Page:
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U of M announces tuition hike amid move to remote learning in the fall
University of Manitoba (file image)
WINNIPEG -- The University of Manitoba’s board of governors approved the school’s 2020-21 general operating budget on May 19, including a tuition hike.
According to a news release from university, the $674.6 million budget was created with a one per cent reduction from the provincial grant, coming out to $3.4 million. It said this is the “third consecutive similar reduction,” and to help address this reduction the budget includes a hike in tuition and course-related fees that will result in about $2.7 million of additional revenue.
The school noted that average increase will be 3.75 per cent for tuition and university-wide fees.
CTV Winnipeg previously reported the U of M will be shifting to remote learning this fall amid the COVID-19 pandemic,
“The University has approved a plan to deliver all possible courses for the Fall Term by remote learning,” Janice Ristock, provost and vice-president (academic), said in a statement.
“In rare cases, and with approval, some courses may be delivered in person. In these very exceptional circumstances, we will identify the protocols that need to be in place to accommodate these few exceptions. Students will know this in advance so that they can make informed course selections.”
The university began this year’s budgetary process before the virus’ outbreak.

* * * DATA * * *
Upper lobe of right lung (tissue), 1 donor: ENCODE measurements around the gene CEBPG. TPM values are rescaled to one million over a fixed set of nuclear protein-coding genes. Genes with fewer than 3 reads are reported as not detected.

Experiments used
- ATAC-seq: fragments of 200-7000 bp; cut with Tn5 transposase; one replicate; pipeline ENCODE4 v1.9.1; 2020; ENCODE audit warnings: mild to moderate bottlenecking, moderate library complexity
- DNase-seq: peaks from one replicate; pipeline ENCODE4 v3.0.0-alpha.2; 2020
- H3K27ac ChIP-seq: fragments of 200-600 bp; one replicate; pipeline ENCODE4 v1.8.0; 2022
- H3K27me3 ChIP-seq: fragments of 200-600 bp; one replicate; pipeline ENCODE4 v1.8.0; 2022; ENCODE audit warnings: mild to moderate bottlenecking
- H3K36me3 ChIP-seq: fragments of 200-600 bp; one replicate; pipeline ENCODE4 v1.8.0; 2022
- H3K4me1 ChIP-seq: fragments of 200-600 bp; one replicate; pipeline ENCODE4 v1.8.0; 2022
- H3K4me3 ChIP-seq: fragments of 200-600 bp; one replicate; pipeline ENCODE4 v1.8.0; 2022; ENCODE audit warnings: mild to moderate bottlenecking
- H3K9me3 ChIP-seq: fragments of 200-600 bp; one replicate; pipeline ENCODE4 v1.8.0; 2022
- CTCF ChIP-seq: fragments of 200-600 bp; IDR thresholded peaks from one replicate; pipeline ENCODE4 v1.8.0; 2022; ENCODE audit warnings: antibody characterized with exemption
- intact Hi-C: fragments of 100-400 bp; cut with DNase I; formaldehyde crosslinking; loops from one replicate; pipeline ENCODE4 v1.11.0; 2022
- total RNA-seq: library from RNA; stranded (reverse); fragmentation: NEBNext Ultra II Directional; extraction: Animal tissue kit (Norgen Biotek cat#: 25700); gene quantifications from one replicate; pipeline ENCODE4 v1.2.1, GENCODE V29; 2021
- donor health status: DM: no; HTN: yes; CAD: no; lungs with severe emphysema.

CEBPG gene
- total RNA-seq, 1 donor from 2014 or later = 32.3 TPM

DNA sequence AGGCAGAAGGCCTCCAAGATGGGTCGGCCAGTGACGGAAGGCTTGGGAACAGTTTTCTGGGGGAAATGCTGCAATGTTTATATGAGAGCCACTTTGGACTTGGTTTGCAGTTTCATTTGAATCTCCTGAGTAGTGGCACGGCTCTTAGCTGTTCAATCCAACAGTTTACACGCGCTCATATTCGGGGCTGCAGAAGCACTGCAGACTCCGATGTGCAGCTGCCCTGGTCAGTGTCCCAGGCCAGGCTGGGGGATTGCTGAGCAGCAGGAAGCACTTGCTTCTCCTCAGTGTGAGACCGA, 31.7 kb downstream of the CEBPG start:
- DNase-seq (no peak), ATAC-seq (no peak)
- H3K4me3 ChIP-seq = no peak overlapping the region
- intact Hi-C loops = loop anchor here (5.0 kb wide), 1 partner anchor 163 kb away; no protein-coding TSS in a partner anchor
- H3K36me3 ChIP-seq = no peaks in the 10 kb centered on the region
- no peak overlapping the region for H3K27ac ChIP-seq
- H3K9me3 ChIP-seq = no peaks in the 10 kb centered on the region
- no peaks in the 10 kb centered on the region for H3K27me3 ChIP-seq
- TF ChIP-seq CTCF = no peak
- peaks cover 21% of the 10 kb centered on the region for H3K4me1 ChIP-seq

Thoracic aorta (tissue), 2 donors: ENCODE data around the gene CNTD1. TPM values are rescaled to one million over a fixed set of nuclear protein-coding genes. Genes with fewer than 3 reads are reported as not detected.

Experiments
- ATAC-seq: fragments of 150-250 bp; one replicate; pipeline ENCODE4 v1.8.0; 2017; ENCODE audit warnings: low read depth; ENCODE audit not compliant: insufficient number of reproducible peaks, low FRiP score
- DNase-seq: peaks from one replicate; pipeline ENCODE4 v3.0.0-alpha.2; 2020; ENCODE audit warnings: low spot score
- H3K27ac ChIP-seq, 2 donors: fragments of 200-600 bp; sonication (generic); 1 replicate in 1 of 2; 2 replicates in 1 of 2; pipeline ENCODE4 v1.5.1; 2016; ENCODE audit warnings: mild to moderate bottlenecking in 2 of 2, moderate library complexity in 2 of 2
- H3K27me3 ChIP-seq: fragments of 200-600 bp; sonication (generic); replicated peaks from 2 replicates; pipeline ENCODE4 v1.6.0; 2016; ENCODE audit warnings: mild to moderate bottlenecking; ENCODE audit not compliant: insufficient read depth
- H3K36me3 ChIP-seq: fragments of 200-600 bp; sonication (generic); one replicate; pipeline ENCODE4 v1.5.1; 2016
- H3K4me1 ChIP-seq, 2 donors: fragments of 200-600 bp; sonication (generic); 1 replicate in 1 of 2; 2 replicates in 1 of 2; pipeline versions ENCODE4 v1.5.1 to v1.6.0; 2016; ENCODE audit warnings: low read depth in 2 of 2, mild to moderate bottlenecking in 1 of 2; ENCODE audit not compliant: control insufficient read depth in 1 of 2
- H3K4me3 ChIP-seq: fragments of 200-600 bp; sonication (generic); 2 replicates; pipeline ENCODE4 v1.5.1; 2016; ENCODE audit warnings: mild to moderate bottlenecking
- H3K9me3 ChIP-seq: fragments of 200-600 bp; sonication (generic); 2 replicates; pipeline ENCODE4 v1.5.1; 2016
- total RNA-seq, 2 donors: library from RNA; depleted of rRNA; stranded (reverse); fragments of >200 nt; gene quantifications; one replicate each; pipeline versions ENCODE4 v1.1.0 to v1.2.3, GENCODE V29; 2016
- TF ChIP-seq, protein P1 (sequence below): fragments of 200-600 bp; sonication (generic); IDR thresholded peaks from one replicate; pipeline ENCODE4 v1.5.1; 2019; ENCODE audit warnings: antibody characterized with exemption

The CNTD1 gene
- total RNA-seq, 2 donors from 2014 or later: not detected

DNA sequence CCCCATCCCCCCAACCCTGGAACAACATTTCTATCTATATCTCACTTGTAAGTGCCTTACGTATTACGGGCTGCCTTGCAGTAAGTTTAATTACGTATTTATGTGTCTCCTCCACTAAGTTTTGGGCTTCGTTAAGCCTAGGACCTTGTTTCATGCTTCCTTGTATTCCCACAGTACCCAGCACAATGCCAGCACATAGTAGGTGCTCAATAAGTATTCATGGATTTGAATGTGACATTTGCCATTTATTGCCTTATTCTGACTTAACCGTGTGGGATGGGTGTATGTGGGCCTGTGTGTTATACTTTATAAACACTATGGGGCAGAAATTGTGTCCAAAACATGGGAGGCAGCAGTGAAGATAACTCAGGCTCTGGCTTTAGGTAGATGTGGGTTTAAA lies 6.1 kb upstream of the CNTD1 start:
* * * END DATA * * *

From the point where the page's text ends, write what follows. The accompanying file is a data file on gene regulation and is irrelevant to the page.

According to David Barnard, the university’s president and vice-chancellor, the school was fiscally constrained even before the pandemic, which presents challenges that change on a day-to-day basis.
“Thankfully, we have invested strategically over the years, and in this budget, to ensure our students receive excellent learning opportunities while we remain one of the most affordable and respected research universities in the country,” he said in a news release.
The proposed budget includes $600,000 for pandemic response, which focuses on remote learning and teaching. It has also budgeted $10 million as a contingency in order to deal with any financial uncertainties that come up in the next few months.
“Even though the University of Manitoba remains one of the most financially accessible options for post-secondary study in Canada, we know that cost is a barrier to many, even in the best of times,” said Ristock.
That is why we allocated an additional $600,000 in student aid, creating $16.6 million in bursaries and scholarships supporting undergraduate and graduate students, as well as specific supports for Indigenous and international students.”
The budget also includes $350,000 to finish the Sexual Violence Resource Centre; an additional $300,000 to support student counselling; $900,000 for the National Centre for Truth and Reconciliation; and $1 million for research initiatives.
THE UMSU SPEAKS
Students at the university are speaking out against the tuition hike.
The University of Manitoba Students’ Union (UMSI) said this is the third year in a row that school has raised its tuition, noting the province has also reduced operating grants to post-secondary institutions.
“No one’s thrilled and I think a lot of that frustration comes from students not seeing the value they’re going to get out of this tuition hike, because we are going to a remote online term and it’s difficult for students to understand how the quality of their education is actually going to get better and that money from a tuition hike is going to be used to influence them positively,” said Kristin Smith, vice president of advocacy for the UMSU.
The students’ union said it will be starting a petition to put an end to provincial cuts to post-secondary education.